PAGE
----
Monday, April 5, 2010

CPSIA - WSJ's 7th Editorial Against the CPSIA

From tonight's Wall Street Journal website:

APRIL 6, 2010

Waxman's Lead Poison

A fix of a bad law that is no fix at all.

The word "enhancement" is suspect in any form of advertising, and it turns out the same applies to Congress. In his forthcoming Consumer Product Safety Enhancement Act, House baron Henry Waxman is botching the opportunity to fix a bad law while adding provisions that make life even worse for small businesses.

Since the Consumer Product Safety Improvement Act passed in 2008 after a scare over lead in toys from China, Democrats have defended their handiwork while blaming the Consumer Product Safety Commission for the law's ruthless implementation. The CPSC, under Republicans and Democrats, has correctly replied that it lacks the discretion to judge whether a product really poses a threat of lead poisoning. It also can't permit exemptions from the law based on risk, even for books or pogo sticks.

Mr. Waxman is insisting that any product applying for an exemption would still be subject to a three-pronged test to determine whether stripping lead from the product is "practicable or technologically feasible," whether a product might end up in a child's mouth and whether its exemption would affect public safety. In a response, CPSC Commissioner Nancy Nord explained that since all three tests have to be met for a product to qualify, "the exception is as empty as the exception for no absorption of any lead. Such a provision does not really help anyone."

Equally problematic is a provision that would require companies to disclose previously confidential information about product concerns. Today, a company may file something called a Section 15 report acknowledging complaints or internal concerns about a product, and the report remains confidential unless there is a recall or similar action. Under the new law, those reports could become public immediately, which would discourage companies from filing them at all, further compromising the transparency Democrats claim to want.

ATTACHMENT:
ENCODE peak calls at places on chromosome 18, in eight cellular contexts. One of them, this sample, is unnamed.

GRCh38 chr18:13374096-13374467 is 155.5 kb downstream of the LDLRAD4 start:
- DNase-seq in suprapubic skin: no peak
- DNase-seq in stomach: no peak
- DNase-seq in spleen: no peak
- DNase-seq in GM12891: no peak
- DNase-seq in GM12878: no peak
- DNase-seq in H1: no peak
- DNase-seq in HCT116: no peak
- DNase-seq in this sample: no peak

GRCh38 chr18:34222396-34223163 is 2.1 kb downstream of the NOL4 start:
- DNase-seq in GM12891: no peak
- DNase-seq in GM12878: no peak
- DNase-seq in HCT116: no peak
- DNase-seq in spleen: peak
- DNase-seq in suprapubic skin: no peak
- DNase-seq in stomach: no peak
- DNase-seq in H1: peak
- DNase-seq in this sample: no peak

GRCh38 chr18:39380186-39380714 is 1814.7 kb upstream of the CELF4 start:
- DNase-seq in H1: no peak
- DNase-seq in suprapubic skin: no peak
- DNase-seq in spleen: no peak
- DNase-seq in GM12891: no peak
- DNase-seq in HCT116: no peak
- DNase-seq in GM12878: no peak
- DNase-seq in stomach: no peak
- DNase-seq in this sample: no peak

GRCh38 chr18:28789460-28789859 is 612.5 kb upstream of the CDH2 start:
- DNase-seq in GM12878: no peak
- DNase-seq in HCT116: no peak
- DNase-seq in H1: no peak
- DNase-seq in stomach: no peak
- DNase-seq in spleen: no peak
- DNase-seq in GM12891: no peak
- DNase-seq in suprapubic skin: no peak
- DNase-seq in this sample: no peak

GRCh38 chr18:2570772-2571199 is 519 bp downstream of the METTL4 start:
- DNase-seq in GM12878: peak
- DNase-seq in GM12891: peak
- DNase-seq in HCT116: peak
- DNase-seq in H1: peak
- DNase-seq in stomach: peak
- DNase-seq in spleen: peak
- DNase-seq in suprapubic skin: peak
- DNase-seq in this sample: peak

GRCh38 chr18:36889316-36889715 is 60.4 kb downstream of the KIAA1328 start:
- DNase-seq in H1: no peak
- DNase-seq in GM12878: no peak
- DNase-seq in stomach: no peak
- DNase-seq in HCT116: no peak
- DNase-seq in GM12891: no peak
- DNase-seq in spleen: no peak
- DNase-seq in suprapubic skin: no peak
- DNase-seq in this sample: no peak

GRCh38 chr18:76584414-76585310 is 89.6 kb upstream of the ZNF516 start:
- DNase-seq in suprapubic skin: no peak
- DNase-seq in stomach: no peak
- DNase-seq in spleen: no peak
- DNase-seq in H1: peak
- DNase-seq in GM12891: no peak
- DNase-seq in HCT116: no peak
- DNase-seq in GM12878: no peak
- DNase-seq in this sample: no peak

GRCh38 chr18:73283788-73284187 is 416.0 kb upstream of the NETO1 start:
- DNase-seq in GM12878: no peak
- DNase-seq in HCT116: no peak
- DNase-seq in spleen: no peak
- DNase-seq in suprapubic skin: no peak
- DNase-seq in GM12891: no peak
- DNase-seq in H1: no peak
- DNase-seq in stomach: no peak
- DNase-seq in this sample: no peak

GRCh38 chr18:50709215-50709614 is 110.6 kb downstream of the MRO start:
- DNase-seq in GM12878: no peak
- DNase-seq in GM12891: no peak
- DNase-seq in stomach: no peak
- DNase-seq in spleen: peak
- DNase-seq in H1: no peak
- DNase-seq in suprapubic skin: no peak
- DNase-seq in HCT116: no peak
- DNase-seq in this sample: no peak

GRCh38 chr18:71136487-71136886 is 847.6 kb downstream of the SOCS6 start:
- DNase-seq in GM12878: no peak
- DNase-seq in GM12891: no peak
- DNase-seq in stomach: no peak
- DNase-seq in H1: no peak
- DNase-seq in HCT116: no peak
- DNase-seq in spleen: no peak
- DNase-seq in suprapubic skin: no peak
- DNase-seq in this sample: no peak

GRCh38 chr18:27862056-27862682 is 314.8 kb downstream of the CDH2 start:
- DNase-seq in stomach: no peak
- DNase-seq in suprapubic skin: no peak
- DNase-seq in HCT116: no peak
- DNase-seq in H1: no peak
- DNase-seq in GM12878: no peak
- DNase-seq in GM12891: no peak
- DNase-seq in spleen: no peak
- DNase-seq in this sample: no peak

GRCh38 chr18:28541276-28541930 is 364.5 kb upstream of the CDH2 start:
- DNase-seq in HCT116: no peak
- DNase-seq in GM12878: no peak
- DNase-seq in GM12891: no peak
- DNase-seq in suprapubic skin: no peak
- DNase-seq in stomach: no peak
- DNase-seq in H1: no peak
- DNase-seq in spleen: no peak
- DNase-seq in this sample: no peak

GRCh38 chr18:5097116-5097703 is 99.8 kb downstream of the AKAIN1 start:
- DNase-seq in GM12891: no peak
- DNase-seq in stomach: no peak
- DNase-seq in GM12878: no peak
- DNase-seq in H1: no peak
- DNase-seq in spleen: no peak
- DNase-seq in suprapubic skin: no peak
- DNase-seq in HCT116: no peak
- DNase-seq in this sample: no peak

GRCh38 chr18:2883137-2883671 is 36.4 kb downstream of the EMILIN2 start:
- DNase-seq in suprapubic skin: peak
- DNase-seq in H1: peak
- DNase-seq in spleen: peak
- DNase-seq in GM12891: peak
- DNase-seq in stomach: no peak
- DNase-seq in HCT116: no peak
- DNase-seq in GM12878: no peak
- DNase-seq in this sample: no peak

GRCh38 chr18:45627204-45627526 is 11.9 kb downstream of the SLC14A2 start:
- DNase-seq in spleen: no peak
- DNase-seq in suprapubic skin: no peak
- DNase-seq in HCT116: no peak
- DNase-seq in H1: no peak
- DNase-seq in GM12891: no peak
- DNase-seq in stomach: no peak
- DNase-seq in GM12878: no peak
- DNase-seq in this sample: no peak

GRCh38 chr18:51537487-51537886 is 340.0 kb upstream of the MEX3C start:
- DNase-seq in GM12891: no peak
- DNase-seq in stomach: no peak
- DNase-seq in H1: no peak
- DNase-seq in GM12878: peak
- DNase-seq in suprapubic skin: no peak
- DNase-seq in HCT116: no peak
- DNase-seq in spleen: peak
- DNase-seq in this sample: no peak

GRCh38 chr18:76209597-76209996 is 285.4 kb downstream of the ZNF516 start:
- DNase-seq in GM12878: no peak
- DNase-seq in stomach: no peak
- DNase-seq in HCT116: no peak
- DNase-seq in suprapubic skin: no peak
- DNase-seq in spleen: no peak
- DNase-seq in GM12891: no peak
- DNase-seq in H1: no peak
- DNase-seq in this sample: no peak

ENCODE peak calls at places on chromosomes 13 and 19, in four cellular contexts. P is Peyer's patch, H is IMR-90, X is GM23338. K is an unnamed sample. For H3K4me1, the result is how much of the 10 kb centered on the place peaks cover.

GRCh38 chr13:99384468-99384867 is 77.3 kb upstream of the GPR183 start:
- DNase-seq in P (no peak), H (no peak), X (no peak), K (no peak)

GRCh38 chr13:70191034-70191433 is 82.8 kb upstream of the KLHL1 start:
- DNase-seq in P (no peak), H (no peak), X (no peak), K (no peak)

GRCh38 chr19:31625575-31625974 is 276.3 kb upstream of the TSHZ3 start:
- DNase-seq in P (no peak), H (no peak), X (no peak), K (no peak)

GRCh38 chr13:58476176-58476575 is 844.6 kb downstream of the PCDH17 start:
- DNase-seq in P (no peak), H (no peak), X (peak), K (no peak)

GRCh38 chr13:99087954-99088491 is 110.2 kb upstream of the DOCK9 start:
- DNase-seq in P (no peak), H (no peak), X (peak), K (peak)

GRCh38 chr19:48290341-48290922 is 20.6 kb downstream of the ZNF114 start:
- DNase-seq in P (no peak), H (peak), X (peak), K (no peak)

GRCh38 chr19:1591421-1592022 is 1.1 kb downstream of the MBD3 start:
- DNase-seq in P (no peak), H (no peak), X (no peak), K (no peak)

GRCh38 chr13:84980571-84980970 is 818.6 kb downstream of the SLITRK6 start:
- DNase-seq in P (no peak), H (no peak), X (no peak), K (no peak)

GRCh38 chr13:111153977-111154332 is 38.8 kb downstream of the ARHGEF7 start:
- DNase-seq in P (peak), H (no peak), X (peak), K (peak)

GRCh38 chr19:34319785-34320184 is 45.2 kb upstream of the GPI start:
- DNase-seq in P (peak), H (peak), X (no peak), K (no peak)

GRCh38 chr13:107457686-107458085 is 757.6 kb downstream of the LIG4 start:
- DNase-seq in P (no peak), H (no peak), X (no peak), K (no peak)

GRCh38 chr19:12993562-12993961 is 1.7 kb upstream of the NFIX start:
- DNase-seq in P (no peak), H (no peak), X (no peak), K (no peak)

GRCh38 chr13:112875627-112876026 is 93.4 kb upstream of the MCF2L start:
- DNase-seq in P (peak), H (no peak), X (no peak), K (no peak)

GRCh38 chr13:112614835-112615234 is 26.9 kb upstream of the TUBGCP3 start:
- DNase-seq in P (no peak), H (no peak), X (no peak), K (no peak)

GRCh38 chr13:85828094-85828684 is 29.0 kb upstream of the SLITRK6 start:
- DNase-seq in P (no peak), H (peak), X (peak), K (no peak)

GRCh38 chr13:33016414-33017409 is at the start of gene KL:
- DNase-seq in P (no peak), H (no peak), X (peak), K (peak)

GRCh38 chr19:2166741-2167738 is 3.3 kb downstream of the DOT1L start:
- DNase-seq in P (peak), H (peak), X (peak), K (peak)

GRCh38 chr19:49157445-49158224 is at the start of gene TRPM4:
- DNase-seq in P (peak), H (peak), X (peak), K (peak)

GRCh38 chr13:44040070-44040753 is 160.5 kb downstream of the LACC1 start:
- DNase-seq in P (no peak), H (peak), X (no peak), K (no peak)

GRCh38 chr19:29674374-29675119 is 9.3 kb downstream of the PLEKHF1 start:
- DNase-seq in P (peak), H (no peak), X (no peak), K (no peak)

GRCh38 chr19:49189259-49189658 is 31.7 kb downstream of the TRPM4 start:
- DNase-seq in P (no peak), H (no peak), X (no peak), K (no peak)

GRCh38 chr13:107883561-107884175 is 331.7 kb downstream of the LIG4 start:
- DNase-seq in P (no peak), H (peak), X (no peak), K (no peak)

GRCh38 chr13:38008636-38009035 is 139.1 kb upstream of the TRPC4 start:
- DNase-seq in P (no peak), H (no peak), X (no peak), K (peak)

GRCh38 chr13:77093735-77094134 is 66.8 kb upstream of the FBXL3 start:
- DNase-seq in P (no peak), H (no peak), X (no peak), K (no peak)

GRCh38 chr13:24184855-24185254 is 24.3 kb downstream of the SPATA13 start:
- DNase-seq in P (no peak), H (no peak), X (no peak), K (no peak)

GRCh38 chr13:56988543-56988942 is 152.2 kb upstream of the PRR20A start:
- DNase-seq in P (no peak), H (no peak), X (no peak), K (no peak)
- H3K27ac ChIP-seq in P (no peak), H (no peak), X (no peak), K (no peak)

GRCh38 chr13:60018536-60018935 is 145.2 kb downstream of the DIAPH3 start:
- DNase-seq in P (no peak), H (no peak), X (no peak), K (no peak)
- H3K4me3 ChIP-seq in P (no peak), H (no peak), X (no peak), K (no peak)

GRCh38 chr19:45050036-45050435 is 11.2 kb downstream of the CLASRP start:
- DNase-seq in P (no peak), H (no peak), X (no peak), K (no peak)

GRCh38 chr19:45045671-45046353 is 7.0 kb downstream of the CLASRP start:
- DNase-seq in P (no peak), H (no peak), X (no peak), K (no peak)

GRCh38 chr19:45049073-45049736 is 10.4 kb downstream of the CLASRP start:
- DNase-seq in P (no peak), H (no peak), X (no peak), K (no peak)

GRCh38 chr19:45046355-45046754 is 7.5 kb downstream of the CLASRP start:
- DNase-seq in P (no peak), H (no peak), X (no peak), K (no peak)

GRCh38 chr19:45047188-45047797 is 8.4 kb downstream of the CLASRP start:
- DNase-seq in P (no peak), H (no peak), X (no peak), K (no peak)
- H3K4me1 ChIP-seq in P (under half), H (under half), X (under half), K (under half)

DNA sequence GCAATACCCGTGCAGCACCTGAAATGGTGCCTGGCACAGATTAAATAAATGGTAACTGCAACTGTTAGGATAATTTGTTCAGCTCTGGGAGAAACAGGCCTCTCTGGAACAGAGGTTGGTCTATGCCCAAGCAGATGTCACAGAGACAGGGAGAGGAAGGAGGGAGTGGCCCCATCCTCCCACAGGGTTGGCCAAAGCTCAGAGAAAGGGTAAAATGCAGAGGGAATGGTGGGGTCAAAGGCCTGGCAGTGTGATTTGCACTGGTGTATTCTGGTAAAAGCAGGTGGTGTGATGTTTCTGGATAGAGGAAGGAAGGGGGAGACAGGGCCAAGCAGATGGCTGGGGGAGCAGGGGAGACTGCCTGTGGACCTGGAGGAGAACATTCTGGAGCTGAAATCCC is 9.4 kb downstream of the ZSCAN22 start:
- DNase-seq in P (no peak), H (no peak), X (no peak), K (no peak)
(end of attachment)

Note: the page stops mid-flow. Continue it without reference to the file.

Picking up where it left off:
If Mr. Waxman wants to enhance Congress's original creation, he should start by letting product safety regulators consider whether products are safe.

1 comment:

halojones-fan said...

The problem is that Congress members, these days, seem to act as though they aren't actually passing laws, but are actually just drafting policy statements about high-level issues. They assume that the actual rule-making ought to be done by the regulatory bureaucracy.

The problem here is that the regulatory bureaucracy is A: part of the Executive Branch, and B: not actually elected. This violates the two main principles of American government--separation of powers, and representative democracy.